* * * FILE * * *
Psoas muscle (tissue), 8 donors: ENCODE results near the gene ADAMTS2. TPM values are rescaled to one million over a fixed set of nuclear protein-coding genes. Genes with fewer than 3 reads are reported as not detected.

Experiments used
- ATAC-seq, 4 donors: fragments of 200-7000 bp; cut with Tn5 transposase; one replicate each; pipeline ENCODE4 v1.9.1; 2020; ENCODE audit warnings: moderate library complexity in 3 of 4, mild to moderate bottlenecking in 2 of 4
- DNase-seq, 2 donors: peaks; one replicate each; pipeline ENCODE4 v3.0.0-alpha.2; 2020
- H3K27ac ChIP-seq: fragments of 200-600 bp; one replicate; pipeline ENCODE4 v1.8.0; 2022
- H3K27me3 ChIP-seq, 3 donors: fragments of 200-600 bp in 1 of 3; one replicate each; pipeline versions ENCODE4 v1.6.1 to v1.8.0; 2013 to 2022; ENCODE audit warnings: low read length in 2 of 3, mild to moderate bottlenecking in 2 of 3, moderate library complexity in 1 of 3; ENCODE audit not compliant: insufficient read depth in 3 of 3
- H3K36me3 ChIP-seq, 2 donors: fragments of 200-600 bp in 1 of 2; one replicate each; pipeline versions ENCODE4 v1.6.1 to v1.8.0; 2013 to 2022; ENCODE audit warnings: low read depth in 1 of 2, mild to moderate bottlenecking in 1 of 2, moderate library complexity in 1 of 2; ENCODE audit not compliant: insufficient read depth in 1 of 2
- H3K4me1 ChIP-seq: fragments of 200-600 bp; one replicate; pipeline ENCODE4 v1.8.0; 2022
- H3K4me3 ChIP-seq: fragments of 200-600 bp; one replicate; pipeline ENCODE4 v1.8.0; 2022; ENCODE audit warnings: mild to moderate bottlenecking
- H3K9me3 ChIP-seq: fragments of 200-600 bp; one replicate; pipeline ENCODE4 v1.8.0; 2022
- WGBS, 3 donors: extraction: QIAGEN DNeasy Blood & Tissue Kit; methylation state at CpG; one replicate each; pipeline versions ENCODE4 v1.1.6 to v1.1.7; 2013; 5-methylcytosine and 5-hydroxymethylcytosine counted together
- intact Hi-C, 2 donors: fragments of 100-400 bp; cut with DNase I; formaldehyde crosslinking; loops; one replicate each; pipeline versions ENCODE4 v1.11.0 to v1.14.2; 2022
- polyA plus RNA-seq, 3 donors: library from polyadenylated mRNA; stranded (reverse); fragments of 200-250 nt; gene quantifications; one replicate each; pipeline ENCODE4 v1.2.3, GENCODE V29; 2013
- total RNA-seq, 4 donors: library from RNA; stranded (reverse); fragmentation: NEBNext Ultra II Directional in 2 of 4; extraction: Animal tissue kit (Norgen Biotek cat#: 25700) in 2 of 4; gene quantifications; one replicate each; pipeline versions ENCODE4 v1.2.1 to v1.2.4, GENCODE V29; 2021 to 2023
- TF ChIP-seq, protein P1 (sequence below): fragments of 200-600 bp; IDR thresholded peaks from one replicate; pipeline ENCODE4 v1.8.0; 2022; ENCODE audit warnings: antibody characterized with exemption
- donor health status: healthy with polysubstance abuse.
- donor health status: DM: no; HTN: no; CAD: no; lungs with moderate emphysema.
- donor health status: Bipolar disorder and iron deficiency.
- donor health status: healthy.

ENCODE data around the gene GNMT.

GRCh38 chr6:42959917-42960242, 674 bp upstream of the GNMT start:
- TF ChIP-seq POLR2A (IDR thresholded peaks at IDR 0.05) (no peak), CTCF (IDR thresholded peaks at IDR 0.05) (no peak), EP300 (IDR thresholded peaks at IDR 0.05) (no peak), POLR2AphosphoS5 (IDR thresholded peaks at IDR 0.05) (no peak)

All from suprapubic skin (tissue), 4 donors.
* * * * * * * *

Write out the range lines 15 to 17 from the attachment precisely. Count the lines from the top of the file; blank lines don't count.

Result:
- TF ChIP-seq, protein P1 (sequence below): fragments of 200-600 bp; IDR thresholded peaks from one replicate; pipeline ENCODE4 v1.8.0; 2022; ENCODE audit warnings: antibody characterized with exemption
- donor health status: healthy with polysubstance abuse.
- donor health status: DM: no; HTN: no; CAD: no; lungs with moderate emphysema.